As the U.S. military masses in this region for a possible war with Iraq, much of the talk is about improvements in weaponry since the 1991 Persian Gulf War: more accurate artillery, faster tanks and precision-guided munitions.
Half a world away in a Boston suburb, civilian employees of the Defense Department are convinced that they also have contributed to a quantum leap in American military prowess in recent years.
In an undertaking unnoticed among more high-profile projects, the military has spent the last decade improving its field rations: the much-maligned meals ready to eat, derided by troops during the 1991 war as "meals rejected by everybody."
"These are not your father's MREs," said Gerald Darsch, director of the military's Combat Feeding Program in Natick, Mass. "To compare the Desert Storm MRE to today's MRE is like comparing a beef patty to prime rib."
One of the more eagerly awaited "after action" reports once U.S. troops leave this region is likely to be whether the military succeeded in making its MREs more palatable. Congress, sensitive to complaints about food at the front, is watching.
After the Gulf War, the military was determined to upgrade the MRE with food that was tastier, more varied and easier to heat. During Operation Desert Storm, troops had a selection of half a dozen menus. Now, there are two dozen, with more in the development stage.
Selections that scored poorly on troop surveys -- among them the notorious ham-and-chicken loaf and the tuna with noodles -- were dropped. Those that scored highly -- including chicken tetrazzini -- were added.
A better system has been developed to heat the entrees. A major gripe during the 1991 war was that the method was troublesome and frustrating. And a cold MRE back then, Darsch says, was a frightful excuse for a meal.
Introduced in the early 1980s, the MREs replaced C rations. Those small tins of food, including Spam, sustained troops in the field during World War II, Korea and Vietnam.
The new MREs, at a cost to taxpayers of $6 to $8 each, come in sealed, lightweight pouches. The food and pouches are designed to last for years and to withstand the jostling, pounding and temperature changes common in military transportation.
In the testing phase, pouched MREs are dropped from helicopters, thrown off speeding trucks and stored at 100 degrees. Testing is meant to ensure that only the supple and tasty survive.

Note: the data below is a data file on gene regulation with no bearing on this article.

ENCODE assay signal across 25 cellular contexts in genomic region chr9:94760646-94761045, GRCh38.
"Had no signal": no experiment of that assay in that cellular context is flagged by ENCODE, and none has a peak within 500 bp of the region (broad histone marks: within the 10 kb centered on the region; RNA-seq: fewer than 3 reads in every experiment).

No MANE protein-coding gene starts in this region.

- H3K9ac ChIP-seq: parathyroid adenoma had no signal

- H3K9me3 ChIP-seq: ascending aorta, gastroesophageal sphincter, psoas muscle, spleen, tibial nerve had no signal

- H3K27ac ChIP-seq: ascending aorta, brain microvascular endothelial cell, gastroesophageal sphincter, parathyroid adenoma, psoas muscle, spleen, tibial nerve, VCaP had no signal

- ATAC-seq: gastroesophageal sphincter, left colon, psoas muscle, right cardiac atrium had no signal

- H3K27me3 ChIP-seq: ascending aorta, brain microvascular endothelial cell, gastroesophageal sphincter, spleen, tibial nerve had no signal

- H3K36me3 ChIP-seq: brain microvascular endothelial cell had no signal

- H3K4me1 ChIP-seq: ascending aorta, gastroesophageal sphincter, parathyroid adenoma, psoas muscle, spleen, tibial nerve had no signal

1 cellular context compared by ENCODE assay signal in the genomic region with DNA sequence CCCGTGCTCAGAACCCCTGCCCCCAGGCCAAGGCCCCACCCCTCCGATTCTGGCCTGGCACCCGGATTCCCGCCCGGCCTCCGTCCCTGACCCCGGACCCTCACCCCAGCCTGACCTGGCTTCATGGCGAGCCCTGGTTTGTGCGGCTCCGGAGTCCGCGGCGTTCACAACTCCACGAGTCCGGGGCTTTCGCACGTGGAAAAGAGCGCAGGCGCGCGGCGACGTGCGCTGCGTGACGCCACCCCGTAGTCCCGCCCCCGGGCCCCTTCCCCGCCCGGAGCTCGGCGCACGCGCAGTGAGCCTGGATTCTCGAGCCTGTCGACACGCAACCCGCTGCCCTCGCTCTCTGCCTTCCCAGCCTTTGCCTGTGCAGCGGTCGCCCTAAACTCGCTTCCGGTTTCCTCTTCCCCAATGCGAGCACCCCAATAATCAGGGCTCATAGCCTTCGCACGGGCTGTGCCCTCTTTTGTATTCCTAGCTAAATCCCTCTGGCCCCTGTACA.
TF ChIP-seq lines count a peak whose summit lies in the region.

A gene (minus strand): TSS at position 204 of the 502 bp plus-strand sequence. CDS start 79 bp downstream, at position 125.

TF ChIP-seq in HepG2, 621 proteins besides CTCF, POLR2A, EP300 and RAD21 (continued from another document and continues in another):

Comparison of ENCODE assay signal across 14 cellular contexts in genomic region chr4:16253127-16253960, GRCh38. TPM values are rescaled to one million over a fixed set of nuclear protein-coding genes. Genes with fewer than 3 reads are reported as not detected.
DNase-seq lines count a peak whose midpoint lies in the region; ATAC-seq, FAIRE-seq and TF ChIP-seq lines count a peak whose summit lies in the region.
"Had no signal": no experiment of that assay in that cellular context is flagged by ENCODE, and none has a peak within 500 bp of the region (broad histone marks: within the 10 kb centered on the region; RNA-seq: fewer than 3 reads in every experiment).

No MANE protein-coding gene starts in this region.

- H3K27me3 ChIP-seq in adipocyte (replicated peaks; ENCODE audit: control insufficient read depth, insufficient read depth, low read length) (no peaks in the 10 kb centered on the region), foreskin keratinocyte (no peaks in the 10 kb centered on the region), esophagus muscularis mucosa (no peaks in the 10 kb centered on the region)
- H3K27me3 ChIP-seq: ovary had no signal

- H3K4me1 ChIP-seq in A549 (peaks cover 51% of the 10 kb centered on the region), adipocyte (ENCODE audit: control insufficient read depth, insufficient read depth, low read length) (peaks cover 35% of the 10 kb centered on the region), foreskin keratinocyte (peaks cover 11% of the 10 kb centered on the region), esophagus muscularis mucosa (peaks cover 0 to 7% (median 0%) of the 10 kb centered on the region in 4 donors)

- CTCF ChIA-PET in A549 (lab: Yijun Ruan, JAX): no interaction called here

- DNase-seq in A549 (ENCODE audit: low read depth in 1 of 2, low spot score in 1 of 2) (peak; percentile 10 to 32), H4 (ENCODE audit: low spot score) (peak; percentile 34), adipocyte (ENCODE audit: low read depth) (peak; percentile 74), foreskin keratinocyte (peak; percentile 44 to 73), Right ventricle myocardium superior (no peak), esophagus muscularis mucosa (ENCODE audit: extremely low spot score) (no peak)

The goal is to provide troops with enough calories to keep them alert and robust and with enough variety to keep morale from drooping.
"In Desert Storm, menu fatigue and menu monotony became critical issues," Darsch said. "We want our war fighter to have the best."
Each MRE has an entree to be warmed by a chemical-laced strip. The drill is simple: Slip the pouch into the plastic heater package, add water to activate the strip, shake vigorously and wait a minute.
In many of the larger Army and Marine Corps camps spread over the desert here, hot food is available through combat kitchens. In the field, however, MREs are the staple.
Each has a variety of candies and snacks. The only utensil is a plastic spoon. In each packet is a bag containing matches, salt, a moist towelette, dry tea, dry cider, gum, toilet paper and a 1-ounce bottle of Tabasco sauce.
In the field, talk of food is a constant. Marines and soldiers acquire collateral skills as food critics. They swap ad hoc recipes on how to combine ingredients. "Ranger pudding," for example, can be made by combining poundcake and cocoa powder.
"There are a thousand recipes," said Marine Sgt. Colin Wyers, 21, of Davenport, Iowa, whose favorite MRE is beef ravioli and whose least favorite is Thai chicken -- soon to be replaced by a chicken fajita.
One favorite of Desert Storm troops has been dropped: the chocolate bar that acquired the motto "Melts in your mouth, not in the desert." Over the long haul, the bar was unable to withstand the temperature swings on cargo ships and planes.
The military has developed an energy bar, the HooAH!, but it has not yet won a place in the MRE lineup. Company commanders, however, have the option of ordering cases.
Ask troops to rate the MRE menus, and the debate is immediate and brisk.
"The old beef enchilada with mushroom was good, not the new one with rice pilaf," said Marine Cpl. Clifton Singleton, 23, of New York City. "The wheat snack is good, but those crackers are nasty."
Is there griping about MREs? You might as well ask whether there are hard feelings toward Saddam Hussein. But veteran soldiers and Marines say their younger comrades lack the proper context to appreciate the little brown plastic pouches.
"They just don't know how good they've got it," said Marine Gunnery Sgt. Robert McCarty, 37, from New Jersey, an 18-year veteran. "I got a slice of ham infested with maggots in 1985. That's the kind of thing you never forget."
The MRE packaging has uses never intended by employees at the U.S. Army Soldier Systems Command back in Massachusetts. Stuff a heater inside a bottle of water, seal the cap, shake vigorously and, voila, "MRE bomb," as the gas rises and pops off the cap. Perfect for morale-boosting pranks.
The cardboard containers for entrees can be used as targets for M-16 practice, as scratch pads and, if toilet paper runs low, for a purpose known in military jargon as a "field expediency."
Improvements notwithstanding, there is one hurdle that MREs will never surmount.
"I'd rather have my mother's cooking in a heartbeat," said Marine Lance Cpl. Tan Mai, 19, of San Jose.